The artist Jacques de Gheyn II (1565-1629) knew the recipe for witch's ointment, a concoction brewed of Deadly Nightshade, Monk's Hood, rats and frogs and gobs of fat from unborn or unbaptized babies. But De Gheyn was a companion, too, of his country's most distinguished enlightened intellectuals, one of whom, Sir Constantijn Huygens (1596-1687), urged his artist friend -- "and the man certainly gave ear to this" -- to depict the strange new world observed through the eyepiece of the microscope, a wonderful device just recently developed.

De Gheyn (whose name rhymes with "divine") lived in changing times. His mind was partly modern, partly medieval. Though born into the Roman faith, he loyally and proudly served the Protestant prince of Orange. Part sorcerer, part scientist, part Calvinist, part Catholic, he was, there is no doubt, a man of many parts.

One hundred of his drawings go on view this morning in the National Gallery's East Building. "Most connoisseurs agree," observes J. Carter Brown, "that De Gheyn is the finest Netherlandish draftsman before Rembrandt." Collectors of old drawings, historians of Dutch art and others in the know admire his sheets enormously. Yet almost all the rest of us hardly know his name.

The gallery's exhibit, the first solo exhibition ever given to the artist, partially explains his relative obscurity. For the De Gheyn encounter here seems, at least at first glimpse, a dozen different men.

He made sweet domestic genre scenes of Dutch mothers and their children. And scary scenes of witches flying through the air. He made scientific studies of rare West Indian insects, fish from tropic waters, donkeys, frogs and birds -- and equally convincing images of monsters. He did a manual of arms for Holland's musketeers, and life drawings of nudes, and knowing illustrations of obscure saucy jokes. He drew somber crucifixions, and wild, wind-swept landscapes. He designed fantastic fountains wonderfully encrusted with larger-than-life lobsters, turtles, owls and serpents. He portrayed scientists (for instance the astronomer Tycho Brahe), and long-dead Roman heroes, and figures representing Wealth and Pride and Envy.

And when he changed his subject, he changed his style, too.

He worked in watercolor, pen and ink, silverpoint and chalk. His portraits of his friends are so detailed and lifelike they seem almost photographic. The how-to-do-it drawings for his manual of arms are completely unambiguous.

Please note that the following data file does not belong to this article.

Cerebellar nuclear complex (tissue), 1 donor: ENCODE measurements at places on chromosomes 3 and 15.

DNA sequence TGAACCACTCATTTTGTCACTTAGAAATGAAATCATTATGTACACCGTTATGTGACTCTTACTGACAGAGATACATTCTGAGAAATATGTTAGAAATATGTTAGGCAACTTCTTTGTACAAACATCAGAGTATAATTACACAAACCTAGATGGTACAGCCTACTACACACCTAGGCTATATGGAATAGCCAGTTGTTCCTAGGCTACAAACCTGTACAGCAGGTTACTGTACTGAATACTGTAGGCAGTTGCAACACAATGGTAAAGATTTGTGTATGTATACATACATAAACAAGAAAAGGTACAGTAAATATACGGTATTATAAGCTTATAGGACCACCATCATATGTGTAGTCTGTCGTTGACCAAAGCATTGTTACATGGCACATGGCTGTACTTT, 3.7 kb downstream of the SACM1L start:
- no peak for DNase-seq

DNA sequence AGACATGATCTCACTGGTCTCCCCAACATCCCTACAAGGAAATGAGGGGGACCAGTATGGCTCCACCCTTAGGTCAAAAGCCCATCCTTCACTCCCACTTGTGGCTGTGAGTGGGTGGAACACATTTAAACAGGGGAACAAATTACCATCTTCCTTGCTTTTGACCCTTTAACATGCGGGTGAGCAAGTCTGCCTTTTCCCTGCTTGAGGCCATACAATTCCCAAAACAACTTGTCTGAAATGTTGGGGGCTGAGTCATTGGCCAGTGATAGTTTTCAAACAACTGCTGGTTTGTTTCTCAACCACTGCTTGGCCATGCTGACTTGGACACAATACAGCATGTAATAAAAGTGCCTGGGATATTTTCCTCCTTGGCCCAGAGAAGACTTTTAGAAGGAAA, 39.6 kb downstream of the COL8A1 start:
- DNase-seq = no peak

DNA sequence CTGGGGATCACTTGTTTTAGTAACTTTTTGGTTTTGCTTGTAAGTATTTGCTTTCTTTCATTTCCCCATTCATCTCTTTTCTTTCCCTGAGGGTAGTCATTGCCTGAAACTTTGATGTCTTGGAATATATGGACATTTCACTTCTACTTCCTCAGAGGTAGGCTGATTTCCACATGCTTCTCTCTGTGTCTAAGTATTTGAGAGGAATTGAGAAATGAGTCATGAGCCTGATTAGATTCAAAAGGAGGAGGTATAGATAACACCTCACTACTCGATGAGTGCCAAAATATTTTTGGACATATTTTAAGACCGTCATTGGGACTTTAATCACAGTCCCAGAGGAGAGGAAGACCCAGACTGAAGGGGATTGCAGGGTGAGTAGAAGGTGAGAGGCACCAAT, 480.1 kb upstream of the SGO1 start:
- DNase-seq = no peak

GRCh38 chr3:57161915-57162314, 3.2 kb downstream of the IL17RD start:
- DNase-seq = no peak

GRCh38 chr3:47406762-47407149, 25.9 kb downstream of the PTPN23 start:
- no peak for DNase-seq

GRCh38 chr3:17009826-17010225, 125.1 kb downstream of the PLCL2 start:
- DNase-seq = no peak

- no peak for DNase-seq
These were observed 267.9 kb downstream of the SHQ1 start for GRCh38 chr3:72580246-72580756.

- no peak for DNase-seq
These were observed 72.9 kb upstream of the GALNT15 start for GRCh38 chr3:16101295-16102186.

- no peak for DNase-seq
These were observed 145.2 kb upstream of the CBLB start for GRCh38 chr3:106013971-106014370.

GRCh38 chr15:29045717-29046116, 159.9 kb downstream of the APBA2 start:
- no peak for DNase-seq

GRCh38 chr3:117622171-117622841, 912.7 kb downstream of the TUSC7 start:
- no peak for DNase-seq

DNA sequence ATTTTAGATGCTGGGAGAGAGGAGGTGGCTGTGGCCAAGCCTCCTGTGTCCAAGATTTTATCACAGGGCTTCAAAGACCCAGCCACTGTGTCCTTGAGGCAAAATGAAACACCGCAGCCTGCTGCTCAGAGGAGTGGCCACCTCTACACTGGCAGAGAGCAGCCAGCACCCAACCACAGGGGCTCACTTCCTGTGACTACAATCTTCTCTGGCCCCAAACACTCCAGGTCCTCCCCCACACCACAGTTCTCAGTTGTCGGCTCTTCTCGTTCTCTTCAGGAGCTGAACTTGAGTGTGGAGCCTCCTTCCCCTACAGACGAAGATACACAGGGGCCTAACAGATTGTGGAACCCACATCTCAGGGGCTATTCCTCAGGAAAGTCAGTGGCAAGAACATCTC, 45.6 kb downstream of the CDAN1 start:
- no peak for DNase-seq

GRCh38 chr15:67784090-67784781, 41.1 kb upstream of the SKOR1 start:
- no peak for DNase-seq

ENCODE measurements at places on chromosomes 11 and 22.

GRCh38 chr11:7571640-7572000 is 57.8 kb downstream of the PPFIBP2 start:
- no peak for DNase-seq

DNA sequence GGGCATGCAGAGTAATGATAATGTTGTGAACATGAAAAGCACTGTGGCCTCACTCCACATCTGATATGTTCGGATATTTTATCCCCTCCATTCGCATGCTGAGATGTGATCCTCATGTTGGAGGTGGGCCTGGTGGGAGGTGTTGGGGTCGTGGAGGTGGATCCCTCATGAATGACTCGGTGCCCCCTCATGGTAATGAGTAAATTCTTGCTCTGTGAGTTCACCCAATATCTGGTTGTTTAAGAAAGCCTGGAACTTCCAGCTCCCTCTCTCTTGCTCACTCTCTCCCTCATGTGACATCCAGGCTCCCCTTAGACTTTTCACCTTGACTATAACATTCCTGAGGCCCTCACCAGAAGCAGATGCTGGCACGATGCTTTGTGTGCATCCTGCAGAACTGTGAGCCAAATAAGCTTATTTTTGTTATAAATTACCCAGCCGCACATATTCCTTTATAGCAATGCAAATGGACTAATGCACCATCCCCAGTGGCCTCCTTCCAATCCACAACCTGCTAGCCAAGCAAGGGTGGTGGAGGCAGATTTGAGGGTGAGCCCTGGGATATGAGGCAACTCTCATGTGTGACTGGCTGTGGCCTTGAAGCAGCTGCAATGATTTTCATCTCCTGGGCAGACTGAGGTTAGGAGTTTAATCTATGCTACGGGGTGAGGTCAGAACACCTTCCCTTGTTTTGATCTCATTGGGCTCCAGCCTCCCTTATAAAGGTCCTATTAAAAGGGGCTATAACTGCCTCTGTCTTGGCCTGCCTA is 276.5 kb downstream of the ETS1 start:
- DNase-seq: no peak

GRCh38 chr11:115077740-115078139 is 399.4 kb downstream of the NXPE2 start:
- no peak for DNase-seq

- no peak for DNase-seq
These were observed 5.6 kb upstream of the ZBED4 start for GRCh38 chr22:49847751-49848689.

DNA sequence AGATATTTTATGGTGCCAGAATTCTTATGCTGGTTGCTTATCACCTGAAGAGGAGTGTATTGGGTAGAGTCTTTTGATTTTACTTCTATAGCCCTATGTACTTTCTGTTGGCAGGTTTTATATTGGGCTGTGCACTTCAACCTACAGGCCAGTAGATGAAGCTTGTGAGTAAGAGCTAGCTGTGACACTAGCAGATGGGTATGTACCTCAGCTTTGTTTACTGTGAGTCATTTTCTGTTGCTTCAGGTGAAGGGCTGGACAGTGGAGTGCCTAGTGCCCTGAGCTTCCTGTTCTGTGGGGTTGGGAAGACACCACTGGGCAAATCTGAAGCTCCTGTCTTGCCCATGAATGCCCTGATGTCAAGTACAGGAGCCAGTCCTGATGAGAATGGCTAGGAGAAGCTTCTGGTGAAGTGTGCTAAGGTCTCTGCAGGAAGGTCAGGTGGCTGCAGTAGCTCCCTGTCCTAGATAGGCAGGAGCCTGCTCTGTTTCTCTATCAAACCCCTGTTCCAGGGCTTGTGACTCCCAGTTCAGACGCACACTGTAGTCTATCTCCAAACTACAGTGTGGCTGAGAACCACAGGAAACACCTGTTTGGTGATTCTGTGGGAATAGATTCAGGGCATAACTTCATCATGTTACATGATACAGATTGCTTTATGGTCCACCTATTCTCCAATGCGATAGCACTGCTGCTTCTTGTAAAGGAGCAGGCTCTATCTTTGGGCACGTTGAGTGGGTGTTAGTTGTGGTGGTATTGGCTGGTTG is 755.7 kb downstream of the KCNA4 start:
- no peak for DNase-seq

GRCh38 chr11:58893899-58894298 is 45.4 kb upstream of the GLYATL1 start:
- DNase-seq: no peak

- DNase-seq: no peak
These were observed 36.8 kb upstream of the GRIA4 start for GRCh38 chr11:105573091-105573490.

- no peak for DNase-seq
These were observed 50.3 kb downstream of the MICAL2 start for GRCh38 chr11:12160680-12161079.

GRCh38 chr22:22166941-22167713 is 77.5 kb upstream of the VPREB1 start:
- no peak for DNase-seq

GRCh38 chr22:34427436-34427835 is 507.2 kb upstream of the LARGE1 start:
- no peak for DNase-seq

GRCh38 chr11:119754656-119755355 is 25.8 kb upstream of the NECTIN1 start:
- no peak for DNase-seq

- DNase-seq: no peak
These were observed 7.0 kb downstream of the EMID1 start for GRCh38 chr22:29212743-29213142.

But his images of fiends busy at their work -- stirring boiling cauldrons or biting babies' necks -- are so smoky and so free that some scholars have suggested that De Gheyn was high on something, witches' brew perhaps, when he put these visions down.

His lovingly detailed scientific studies of reptiles and roses recall those of Durer. His sweet scenes of domesticity -- one here shows his little boy busy at his drawing book -- predict those of Rembrandt. (Jacques de Gheyn III, in fact, would once pose for that great master. The resulting portrait, though well known, has had a fate so strange that one might well suspect it had been somehow cursed: The painting, owned by the Dulwich Picture Gallery, is only rarely seen in that gallery near London, for it has been stolen on four separate occasions and, as of this writing, is missing once again.)

Today we tend to separate De Gheyn the close observer, peering through his lenses, from De Gheyn the fantasist. But De Gheyn himself observed no such division: He moved from one world to another, and back again, with ease, sometimes while composing on a single sheet.

One of the finest drawings here is described in the catalogue as "Two studies of a frog, one of a dragonfly, and one of an imaginary insect." The frog was surely drawn from life. The dragonfly beside it, with its tiny hairy legs and its four transparent wings, is also clearly seen. The deadpan catalogue suggests that less familiar creature at top left is "an unidentifiable winged insect reminiscent of a butterfly." But if you ever see a bug like that, it's time to rise and run.

True, it has four spotted wings, but they look like those of bats, and its head is bald and bulging, and it has a falcon's beak.